Here are my thoughts on that:
This man wants his protest to be counted. But he wants his identity to remain unknown. A “secret ballot,” so to speak. Is that too difficult for someone to comprehend? What if the machine had flashed “Voted for Lingle”? What’s the difference?
Then like the fickle finger of fate came my own experience in the General Election. My wife and I went, as usual, together to the polling place. There were two ballots, the second of which was complicated if not incomprehensible. My wife’s native tongue is Vietnamese. She reads English slowly. Consequently, I usually end up waiting for her to finish. This time, however, I came out of the booth and there she was. We went together to exit via the counting machine. I was first and my two ballots went through without a hitch. She put in her first and swish it went through. Then she put in her second. Oops! The signal at the top announced “Blank Ballot” and the poll worker immediately approached with concern. Did she intend to submit a blank ballot? My wife said yes and the poll worker looked perplexed. Before we left I registered a protest with the supervisor of the operation. His response, “The worker was only trying to help.” Again, no recognition of the personal, anonymous, private nature of the act of voting.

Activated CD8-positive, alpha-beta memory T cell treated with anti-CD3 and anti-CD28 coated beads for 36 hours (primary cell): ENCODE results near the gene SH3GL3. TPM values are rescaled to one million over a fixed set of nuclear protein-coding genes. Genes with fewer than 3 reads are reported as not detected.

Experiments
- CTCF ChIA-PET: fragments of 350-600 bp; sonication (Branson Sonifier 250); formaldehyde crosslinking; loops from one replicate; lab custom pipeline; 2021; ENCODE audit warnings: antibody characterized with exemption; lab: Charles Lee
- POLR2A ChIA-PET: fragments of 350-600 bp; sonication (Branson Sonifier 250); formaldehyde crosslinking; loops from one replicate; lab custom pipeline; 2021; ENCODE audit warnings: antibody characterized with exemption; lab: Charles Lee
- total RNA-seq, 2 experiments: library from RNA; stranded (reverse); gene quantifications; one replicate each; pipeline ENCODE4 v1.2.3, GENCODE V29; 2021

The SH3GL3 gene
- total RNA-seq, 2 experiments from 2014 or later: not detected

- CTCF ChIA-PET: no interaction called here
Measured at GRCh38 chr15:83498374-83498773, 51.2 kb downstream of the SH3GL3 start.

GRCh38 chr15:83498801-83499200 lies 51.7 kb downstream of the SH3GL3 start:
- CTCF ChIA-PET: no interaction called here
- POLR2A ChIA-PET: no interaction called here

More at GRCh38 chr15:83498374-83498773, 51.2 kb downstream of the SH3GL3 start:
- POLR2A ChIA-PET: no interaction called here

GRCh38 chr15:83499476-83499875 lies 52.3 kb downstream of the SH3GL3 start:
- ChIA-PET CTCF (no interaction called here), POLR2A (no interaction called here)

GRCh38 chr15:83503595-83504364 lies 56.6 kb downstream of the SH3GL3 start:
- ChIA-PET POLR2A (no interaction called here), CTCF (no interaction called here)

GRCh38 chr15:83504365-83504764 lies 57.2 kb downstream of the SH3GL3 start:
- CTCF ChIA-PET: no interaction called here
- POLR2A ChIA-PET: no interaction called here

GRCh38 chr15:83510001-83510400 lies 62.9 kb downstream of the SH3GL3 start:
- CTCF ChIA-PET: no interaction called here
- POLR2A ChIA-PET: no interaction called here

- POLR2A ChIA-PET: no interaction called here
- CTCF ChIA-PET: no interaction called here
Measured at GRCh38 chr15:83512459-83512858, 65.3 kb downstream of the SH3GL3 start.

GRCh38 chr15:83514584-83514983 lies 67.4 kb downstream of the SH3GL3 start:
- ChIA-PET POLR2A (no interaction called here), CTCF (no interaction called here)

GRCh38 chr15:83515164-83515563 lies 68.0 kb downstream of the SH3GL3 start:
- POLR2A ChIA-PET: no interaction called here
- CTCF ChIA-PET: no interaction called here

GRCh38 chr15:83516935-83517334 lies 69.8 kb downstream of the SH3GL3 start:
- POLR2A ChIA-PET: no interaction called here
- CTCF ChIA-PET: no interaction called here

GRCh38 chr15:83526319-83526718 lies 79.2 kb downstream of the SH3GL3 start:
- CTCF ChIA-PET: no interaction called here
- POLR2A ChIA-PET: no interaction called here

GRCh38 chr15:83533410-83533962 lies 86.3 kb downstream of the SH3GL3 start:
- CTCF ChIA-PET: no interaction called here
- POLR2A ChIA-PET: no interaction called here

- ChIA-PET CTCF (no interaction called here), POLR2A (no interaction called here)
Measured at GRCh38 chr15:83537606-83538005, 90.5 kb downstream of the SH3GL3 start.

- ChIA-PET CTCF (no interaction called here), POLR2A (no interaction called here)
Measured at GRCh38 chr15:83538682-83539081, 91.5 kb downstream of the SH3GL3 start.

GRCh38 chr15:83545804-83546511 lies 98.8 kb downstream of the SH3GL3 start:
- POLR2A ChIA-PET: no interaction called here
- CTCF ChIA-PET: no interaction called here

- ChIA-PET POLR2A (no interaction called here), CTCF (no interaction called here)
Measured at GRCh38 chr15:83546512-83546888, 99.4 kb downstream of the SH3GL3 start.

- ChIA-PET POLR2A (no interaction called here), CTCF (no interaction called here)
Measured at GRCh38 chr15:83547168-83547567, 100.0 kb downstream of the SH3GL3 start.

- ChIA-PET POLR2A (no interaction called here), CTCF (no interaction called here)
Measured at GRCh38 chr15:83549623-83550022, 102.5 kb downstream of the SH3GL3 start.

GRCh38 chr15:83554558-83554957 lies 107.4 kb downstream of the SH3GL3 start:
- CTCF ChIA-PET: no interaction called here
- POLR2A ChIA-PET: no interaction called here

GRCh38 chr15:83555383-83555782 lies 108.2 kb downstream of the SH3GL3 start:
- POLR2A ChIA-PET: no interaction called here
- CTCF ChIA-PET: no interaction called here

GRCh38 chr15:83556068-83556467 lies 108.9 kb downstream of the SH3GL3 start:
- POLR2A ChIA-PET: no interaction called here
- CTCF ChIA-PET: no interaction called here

My wife was embarrassed because she felt that she was being viewed as incompetent or some such.
What’s the bottom line?
Somehow, somewhere these poll workers and voting professionals have lost sight of their very root function of assuring that the act of voting is irrevocably private, including votes of protest.
This is just one more reason that a mandatory final choice for every elected office should be “None of the above.”
Then, no candidate would ever run unopposed.
But I sure as hell don’t want the machine to flash “None of the above” if I vote that way.
”’Richard O. Rowland is president of the Grassroot Institute of Hawaii, a non-partisan, non-profit public policy institute focused on promoting the free-market, individual freedom and liberty. He is now in his third career; the first culminating in his retirement as a Colonel, U.S. Army Military Police Corps, from the second he retired as a Financial Representative with Northwestern Mutual Network. He has a premonition that any further careers will not be in government service. He can be reached via email at:”’ mailto:firstname.lastname@example.org ”’More information about the Grassroot Institute of Hawaii can be found at its Web site at”’ http://www.grassrootinstitute.org
”’This editorial is intended to provoke thought, discussion and an examination of issues. It does not reflect official policy of the Grassroot Institute of Hawaii. See the GRIH Web site at:”’ http://www.grassrootinstitute.org/